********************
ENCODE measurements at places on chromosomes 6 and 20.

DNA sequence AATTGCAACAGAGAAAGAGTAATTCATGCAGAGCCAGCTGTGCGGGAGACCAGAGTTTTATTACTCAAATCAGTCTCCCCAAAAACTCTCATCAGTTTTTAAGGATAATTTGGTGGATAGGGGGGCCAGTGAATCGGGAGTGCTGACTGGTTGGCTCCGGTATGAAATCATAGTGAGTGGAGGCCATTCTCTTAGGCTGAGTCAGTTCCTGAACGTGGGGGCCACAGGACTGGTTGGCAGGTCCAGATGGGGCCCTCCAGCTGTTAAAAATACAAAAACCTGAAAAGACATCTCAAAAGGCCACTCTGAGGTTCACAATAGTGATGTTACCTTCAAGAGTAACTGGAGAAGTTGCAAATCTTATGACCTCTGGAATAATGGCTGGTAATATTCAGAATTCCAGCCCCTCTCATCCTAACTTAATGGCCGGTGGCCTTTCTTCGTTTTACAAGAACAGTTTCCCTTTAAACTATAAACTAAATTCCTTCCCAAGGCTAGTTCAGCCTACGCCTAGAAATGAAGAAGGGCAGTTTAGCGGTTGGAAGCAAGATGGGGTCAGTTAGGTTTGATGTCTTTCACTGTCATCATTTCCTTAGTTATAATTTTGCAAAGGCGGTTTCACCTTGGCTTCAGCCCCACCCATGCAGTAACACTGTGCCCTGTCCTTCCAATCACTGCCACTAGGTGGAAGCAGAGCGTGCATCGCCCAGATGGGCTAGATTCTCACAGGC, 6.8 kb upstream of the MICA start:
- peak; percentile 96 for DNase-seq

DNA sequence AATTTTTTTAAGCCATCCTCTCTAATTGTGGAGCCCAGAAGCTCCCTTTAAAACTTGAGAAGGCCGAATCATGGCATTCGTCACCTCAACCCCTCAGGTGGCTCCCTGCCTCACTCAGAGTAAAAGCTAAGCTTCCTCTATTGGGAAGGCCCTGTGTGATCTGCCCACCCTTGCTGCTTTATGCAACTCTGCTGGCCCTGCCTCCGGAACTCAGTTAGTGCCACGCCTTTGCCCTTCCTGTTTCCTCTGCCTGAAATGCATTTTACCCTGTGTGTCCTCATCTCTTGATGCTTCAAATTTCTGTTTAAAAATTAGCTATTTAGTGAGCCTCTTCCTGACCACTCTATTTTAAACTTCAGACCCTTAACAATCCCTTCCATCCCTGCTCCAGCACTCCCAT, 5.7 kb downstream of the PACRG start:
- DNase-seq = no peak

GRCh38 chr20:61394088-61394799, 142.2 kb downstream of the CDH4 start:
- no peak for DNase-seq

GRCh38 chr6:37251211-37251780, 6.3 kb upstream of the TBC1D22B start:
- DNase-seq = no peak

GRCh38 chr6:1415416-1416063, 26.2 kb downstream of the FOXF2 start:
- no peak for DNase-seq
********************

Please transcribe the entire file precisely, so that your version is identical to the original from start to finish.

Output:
ENCODE measurements at places on chromosomes 6 and 20.

DNA sequence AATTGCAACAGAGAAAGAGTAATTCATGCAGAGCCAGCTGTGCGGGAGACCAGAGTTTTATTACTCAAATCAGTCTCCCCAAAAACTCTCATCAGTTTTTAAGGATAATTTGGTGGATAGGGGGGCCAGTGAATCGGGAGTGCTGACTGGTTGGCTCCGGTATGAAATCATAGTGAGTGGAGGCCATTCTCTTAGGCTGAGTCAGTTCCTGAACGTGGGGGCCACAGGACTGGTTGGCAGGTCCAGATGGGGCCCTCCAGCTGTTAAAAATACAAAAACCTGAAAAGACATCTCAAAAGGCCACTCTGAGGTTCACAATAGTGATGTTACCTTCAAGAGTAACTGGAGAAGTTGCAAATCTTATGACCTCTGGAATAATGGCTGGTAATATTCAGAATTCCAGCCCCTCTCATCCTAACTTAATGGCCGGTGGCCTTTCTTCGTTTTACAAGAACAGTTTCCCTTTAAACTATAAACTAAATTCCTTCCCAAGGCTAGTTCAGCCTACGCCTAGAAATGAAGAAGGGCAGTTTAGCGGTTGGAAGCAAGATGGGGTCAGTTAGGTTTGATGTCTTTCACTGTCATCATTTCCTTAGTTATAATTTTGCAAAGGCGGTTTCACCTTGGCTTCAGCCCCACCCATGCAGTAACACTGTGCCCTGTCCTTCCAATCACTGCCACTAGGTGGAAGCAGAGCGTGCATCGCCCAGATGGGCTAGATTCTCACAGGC, 6.8 kb upstream of the MICA start:
- peak; percentile 96 for DNase-seq

DNA sequence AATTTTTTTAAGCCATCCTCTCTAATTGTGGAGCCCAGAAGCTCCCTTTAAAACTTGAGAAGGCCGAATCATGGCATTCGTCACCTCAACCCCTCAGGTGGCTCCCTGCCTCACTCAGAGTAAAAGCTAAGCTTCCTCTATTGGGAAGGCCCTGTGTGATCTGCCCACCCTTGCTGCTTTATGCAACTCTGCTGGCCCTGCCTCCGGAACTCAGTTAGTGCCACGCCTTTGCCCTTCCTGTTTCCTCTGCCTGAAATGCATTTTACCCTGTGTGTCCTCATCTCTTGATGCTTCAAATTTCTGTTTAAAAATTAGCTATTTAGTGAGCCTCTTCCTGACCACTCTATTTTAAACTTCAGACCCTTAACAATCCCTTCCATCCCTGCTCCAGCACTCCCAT, 5.7 kb downstream of the PACRG start:
- DNase-seq = no peak

GRCh38 chr20:61394088-61394799, 142.2 kb downstream of the CDH4 start:
- no peak for DNase-seq

GRCh38 chr6:37251211-37251780, 6.3 kb upstream of the TBC1D22B start:
- DNase-seq = no peak

GRCh38 chr6:1415416-1416063, 26.2 kb downstream of the FOXF2 start:
- no peak for DNase-seq